The US Justice Department will not prosecute the police officer who shot unarmed black teenager Michael Brown last year. It also released a report criticizing the Ferguson police department for racial discrimination.
In a decision released Wednesday, the US Justice Department confirmed it would not charge former Ferguson, Missouri police officer Darren Wilson with federal civil rights violations for the August 9, 2014 shooting of teenager Michael Brown.
"Because Wilson did not act with the requisite criminal intent, it cannot be proven beyond reasonable doubt to a jury that he violated (Brown's civil rights) when he fired his weapon at Brown," it said, adding "for the reasons set forth above, this matter lacks prosecutive merit and should be closed." Such a decision had been expected as a federal civil rights prosecution requires a high legal standard.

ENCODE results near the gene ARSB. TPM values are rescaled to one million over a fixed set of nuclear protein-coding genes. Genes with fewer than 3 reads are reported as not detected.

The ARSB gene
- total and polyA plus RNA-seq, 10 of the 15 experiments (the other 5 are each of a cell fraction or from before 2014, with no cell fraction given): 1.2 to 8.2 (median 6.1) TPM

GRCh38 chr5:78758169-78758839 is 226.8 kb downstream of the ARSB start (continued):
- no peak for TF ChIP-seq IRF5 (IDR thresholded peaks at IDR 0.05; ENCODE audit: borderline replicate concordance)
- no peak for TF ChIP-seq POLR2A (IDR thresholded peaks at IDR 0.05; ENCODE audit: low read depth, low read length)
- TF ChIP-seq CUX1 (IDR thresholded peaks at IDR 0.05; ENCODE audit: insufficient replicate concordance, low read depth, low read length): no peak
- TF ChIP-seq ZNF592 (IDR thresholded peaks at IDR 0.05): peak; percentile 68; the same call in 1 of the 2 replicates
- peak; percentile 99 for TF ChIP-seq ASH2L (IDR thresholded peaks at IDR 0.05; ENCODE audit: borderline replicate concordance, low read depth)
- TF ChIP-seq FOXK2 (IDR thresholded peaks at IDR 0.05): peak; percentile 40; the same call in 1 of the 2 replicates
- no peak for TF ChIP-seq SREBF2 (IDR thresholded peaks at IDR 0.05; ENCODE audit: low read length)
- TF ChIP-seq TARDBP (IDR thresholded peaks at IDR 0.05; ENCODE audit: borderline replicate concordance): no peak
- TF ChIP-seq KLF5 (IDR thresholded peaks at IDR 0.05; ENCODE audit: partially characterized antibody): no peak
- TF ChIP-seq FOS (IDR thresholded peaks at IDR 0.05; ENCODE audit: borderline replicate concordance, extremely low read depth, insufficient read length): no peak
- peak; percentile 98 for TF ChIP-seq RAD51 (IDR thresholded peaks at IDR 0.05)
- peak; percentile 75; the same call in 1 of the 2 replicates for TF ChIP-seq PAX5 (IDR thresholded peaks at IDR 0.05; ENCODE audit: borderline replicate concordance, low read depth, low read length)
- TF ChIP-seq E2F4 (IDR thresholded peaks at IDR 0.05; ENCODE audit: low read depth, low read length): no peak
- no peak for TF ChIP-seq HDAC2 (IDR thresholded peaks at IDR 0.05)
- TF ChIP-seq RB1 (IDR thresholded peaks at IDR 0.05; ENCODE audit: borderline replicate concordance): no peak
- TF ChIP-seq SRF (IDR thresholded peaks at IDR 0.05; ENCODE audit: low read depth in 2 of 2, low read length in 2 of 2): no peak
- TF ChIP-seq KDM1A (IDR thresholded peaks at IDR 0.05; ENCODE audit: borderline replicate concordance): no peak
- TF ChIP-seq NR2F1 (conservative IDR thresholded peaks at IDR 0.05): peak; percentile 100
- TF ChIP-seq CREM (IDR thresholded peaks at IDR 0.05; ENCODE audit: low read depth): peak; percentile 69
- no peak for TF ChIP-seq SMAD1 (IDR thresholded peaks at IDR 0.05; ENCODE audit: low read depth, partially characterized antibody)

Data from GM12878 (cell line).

The killing of the unarmed Brown, an 18-year-old black resident of Ferguson, by Wilson, a white police officer, sparked weeks of protests which at times escalated into rioting. The nationwide outrage centered on the use of force by law enforcement and the state of race relations in the US.
A grand jury also cleared Wilson in November. The police officer has since resigned.
Ferguson police criticized
Alongside the decision regarding Wilson, the US Justice Department on Wednesday also released a scathing report in which it criticized Ferguson's police department for patterns of racial bias and routine discrimination against African-Americans.
According to the Associated Press (AP) news agency, the report said blacks in Ferguson were disproportionately subject to excessive police force, baseless traffic stops and citations for petty infractions such as walking down the middle of the street.
The Justice Department issued a long list of recommendations to improve the police department and court system of Ferguson.
se/lw (AP, AFP, Reuters)